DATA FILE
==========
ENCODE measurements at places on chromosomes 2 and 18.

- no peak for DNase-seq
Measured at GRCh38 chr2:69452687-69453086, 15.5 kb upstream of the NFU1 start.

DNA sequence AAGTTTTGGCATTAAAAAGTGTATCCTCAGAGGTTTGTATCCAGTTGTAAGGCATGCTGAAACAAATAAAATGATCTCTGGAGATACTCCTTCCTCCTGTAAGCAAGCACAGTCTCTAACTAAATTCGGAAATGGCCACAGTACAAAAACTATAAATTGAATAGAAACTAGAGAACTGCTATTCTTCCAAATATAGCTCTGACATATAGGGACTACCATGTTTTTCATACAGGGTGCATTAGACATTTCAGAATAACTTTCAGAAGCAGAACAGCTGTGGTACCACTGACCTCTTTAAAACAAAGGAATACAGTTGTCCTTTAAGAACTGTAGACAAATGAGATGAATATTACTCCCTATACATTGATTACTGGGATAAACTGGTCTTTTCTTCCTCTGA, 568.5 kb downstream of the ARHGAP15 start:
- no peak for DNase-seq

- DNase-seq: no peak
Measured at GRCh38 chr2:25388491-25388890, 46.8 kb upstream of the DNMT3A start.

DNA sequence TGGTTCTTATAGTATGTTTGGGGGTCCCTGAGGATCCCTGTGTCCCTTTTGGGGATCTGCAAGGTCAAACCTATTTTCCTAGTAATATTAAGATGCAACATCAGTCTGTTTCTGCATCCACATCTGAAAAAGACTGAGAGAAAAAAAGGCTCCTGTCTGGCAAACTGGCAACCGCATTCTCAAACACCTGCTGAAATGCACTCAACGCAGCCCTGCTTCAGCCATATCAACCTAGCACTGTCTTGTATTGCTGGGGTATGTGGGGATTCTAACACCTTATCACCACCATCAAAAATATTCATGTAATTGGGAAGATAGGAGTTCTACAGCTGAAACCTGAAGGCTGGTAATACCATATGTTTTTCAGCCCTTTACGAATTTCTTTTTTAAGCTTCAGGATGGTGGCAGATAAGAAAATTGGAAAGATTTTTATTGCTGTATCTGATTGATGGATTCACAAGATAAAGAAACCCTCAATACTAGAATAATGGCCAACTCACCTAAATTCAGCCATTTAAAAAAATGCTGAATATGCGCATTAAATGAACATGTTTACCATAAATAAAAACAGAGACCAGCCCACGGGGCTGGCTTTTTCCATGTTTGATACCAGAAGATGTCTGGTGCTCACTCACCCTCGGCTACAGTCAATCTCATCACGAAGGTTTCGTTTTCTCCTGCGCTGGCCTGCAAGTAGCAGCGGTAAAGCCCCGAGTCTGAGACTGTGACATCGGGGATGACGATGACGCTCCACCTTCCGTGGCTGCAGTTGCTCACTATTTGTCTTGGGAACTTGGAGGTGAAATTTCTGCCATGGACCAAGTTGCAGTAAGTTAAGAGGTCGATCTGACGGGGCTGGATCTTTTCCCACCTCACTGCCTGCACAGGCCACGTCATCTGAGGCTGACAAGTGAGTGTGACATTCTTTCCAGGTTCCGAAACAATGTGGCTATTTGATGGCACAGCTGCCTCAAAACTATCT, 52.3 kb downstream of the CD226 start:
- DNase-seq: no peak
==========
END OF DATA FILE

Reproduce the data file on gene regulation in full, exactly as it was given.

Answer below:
ENCODE measurements at places on chromosomes 2 and 18.

- no peak for DNase-seq
Measured at GRCh38 chr2:69452687-69453086, 15.5 kb upstream of the NFU1 start.

DNA sequence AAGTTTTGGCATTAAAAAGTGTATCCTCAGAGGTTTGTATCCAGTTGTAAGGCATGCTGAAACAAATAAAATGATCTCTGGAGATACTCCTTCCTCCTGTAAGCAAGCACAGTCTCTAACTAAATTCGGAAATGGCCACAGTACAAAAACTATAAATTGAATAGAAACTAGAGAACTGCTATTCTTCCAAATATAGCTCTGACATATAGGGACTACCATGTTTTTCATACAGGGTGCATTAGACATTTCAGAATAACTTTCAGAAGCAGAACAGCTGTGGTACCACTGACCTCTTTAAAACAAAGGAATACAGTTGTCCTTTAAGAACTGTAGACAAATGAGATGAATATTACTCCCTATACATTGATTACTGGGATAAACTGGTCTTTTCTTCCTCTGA, 568.5 kb downstream of the ARHGAP15 start:
- no peak for DNase-seq

- DNase-seq: no peak
Measured at GRCh38 chr2:25388491-25388890, 46.8 kb upstream of the DNMT3A start.

DNA sequence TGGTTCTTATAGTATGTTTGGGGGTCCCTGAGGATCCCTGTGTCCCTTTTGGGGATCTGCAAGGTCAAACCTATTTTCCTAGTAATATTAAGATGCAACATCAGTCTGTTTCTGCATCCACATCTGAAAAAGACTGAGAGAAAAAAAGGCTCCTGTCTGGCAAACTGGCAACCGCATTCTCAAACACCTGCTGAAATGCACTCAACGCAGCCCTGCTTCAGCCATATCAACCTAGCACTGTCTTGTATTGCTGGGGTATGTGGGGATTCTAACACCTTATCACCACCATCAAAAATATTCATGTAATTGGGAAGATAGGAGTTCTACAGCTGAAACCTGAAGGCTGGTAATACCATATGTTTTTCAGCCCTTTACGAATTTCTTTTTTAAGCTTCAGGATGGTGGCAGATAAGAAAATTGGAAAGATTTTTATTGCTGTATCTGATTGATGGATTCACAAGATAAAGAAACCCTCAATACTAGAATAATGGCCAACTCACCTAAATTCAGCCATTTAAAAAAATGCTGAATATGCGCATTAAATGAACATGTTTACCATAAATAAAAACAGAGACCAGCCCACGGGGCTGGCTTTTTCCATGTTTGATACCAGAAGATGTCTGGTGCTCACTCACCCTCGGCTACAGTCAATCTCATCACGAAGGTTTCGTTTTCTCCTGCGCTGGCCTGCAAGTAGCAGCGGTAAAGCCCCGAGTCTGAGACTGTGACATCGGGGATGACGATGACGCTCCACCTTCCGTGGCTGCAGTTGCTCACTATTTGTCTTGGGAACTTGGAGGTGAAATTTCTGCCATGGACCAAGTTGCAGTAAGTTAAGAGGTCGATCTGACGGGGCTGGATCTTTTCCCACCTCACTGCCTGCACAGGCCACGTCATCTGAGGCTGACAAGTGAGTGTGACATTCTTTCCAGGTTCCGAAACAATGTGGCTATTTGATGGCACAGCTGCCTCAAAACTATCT, 52.3 kb downstream of the CD226 start:
- DNase-seq: no peak